The Moses Expedition: A Novel
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A lost treasure, a Nazi war criminal, and an expedition to find a legend . . .
After fifty years in hiding, the Nazi war criminal known as the Butcher of Spiegelgrund has finally been tracked down by Father Anthony Fowler, a CIA operative and a member of the Vatican’s secret service. He wants something from the Butcher—a candle covered in filigree gold that was stolen from a Jewish family many years before.
But it isn’t the gold Fowler is after. As Fowler holds a flame to the wax, the missing fragment of an ancient map that uncovers the location of the Ten Commandments given to Moses is revealed. Soon Fowler is involved in an expedition to Jordan set up by a reclusive billionaire. But there is a traitor in the group who has ties to terrorist organizations back in the United States, and who is patiently awaiting the moment to strike.
From wartime Vienna to terrorist cells in New York and a lost valley in Jordan, The Moses Expedition is a thrilling read about a quest for power and the secrets of an ancient world.
all?” Harel and Dekker grabbed Larsen by the arms and pulled her back. “He was my friend,” she mumbled, moving away slightly. At that moment David Pappas arrived at the scene. He had been running and sweat was pouring from him. It was obvious he had fallen at least once because there was sand on his face and glasses. “Professor! Professor Forrester!” “What is it, David?” “The data. Stowe’s data,” Pappas said, bending over and leaning on his knees to catch his breath. The professor made a
you’re going to do something for me, if you know what’s good for you. It’s a shame that such a fine-looking girl has to be a dyke. But I think that’s because you’ve never had a good stiff one.” Andrea took a step back toward the rocks, but the Colombian placed himself between her and the place where she had climbed onto the platform. “You wouldn’t dare, Torres. The other guards could be watching us right now.” “Only Waaka can see us . . . and he’s not going to do a thing. He’ll feel kind of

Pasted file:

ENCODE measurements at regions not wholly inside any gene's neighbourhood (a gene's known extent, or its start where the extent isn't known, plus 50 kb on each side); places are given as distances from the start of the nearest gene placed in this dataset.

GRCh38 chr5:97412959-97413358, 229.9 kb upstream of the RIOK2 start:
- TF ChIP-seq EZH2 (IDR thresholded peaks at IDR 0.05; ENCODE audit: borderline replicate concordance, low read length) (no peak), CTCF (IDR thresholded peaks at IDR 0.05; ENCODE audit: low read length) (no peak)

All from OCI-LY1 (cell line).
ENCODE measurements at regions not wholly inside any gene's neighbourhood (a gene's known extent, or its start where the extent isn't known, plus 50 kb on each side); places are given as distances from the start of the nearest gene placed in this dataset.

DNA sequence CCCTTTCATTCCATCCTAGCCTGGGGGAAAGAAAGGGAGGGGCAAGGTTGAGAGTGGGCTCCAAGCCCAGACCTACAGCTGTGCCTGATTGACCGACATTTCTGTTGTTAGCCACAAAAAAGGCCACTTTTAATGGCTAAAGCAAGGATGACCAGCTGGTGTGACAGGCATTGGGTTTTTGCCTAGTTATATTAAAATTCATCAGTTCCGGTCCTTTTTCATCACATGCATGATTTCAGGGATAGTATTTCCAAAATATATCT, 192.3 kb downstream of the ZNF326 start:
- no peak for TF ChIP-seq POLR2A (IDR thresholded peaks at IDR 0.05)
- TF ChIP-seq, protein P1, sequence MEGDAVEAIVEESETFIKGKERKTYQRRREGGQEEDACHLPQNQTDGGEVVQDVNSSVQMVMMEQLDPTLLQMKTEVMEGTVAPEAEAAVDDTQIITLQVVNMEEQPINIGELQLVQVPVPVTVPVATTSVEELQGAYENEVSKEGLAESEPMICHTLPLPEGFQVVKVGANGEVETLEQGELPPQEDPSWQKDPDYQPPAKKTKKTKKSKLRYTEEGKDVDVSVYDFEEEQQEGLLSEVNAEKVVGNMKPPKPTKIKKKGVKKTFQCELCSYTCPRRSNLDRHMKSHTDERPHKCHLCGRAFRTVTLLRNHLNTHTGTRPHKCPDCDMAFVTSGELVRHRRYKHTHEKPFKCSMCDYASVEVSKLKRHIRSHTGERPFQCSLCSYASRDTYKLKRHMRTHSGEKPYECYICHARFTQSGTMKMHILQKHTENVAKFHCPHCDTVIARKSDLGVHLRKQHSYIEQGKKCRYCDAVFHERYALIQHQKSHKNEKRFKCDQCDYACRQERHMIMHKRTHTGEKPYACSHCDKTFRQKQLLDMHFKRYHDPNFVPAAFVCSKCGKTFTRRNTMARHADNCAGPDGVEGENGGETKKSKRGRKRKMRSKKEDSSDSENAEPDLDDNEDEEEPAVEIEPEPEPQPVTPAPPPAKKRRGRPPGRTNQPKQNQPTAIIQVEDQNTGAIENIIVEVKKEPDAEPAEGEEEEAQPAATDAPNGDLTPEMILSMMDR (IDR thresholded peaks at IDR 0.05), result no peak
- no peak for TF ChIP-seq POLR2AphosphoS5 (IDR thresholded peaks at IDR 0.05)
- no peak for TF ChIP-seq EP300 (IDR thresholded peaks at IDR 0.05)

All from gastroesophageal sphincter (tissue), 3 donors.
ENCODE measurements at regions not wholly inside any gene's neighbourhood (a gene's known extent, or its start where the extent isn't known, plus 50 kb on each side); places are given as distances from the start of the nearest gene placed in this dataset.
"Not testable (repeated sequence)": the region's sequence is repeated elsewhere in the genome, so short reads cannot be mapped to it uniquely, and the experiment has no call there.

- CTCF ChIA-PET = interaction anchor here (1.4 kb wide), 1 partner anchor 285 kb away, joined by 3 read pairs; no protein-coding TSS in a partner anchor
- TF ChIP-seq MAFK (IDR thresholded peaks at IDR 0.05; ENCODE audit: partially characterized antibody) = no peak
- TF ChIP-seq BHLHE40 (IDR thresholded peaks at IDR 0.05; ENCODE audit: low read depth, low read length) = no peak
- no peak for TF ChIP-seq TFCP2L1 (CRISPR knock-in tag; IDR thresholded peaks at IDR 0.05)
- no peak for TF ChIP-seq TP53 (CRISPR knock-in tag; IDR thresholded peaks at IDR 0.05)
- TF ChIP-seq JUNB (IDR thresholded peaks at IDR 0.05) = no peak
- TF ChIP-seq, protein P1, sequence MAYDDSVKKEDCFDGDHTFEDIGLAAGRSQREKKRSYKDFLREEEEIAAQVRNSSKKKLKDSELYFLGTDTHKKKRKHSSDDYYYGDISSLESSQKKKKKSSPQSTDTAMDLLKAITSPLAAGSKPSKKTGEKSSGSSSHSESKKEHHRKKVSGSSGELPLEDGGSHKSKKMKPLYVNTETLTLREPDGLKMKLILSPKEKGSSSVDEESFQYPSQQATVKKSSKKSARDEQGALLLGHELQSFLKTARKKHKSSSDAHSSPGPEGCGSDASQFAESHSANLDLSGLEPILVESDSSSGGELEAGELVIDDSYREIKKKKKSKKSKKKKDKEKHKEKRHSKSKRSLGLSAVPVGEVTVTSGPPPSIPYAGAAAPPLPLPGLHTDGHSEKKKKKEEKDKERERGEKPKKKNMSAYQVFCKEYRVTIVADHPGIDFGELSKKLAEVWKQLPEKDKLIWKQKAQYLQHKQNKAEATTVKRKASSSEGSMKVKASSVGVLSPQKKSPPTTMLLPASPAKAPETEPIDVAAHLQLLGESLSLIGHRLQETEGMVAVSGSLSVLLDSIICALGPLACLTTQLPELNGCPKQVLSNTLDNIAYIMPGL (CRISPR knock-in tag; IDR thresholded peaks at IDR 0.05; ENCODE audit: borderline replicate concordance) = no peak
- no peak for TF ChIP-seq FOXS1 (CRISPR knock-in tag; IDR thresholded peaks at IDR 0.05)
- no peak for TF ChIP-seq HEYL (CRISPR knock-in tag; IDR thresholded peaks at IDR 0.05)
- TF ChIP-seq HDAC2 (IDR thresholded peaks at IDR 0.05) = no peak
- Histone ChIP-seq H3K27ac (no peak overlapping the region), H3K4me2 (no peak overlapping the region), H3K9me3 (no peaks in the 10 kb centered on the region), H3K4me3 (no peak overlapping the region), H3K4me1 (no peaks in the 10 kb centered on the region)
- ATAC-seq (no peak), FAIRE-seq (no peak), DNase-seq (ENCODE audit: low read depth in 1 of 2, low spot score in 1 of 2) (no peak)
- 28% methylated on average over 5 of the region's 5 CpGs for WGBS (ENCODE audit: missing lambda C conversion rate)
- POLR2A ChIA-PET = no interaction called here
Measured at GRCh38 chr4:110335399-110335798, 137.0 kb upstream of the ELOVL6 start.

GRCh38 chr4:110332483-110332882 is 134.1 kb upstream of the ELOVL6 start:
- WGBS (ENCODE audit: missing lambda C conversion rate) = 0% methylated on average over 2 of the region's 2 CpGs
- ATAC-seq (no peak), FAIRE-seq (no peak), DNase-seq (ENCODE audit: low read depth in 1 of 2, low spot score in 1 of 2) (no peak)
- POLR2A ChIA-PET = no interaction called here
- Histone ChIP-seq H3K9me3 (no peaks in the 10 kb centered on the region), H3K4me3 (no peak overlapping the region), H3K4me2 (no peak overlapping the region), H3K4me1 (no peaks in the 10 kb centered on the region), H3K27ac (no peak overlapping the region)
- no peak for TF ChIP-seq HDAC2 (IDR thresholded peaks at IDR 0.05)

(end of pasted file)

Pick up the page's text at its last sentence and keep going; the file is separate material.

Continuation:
scream when he saw the man grabbing another skewer. “Of course you’ll talk. But we’re not the torture committee. We’re the execution committee. The thing is that we want to do it real slow. Nazim, put the pistol to his head.” The one called Nazim, his expression a complete blank, sat down on a chair and placed the muzzle of the gun on Orville’s skull. Orville went still when he felt the cold metal. “As long as you’re in the mood to talk . . . tell me what you know about Huqan.” Orville closed
not going to bombard you with cheap psychology. But do whatever you think best. A: Turn off your tape recorder, young lady. I want to think. Q: Mr. Kayn, thank you for continuing with the interview. Whenever you’re ready . . . A: Isaac was everything to me. He was tall and slender, and very handsome. Look at his photo. Q: He has a nice smile. A: I think you would have liked him. In fact, he was quite similar to you. He would rather ask for forgiveness than for permission. He had the strength
was standing was a large screen twenty feet wide. On it was displayed the first page of his presentation, with the red Netcatch logo. “Thank you very much, Mr. Kayn, and good morning. Let me begin by saying that it’s an honor—” There was a small buzz and the image on the screen changed, revealing the title of his presentation and the first of the two questions: Who Is Father Anthony Fowler? Clearly, Mr. Kayn valued brevity and control, and had a second remote in hand in order to speed up the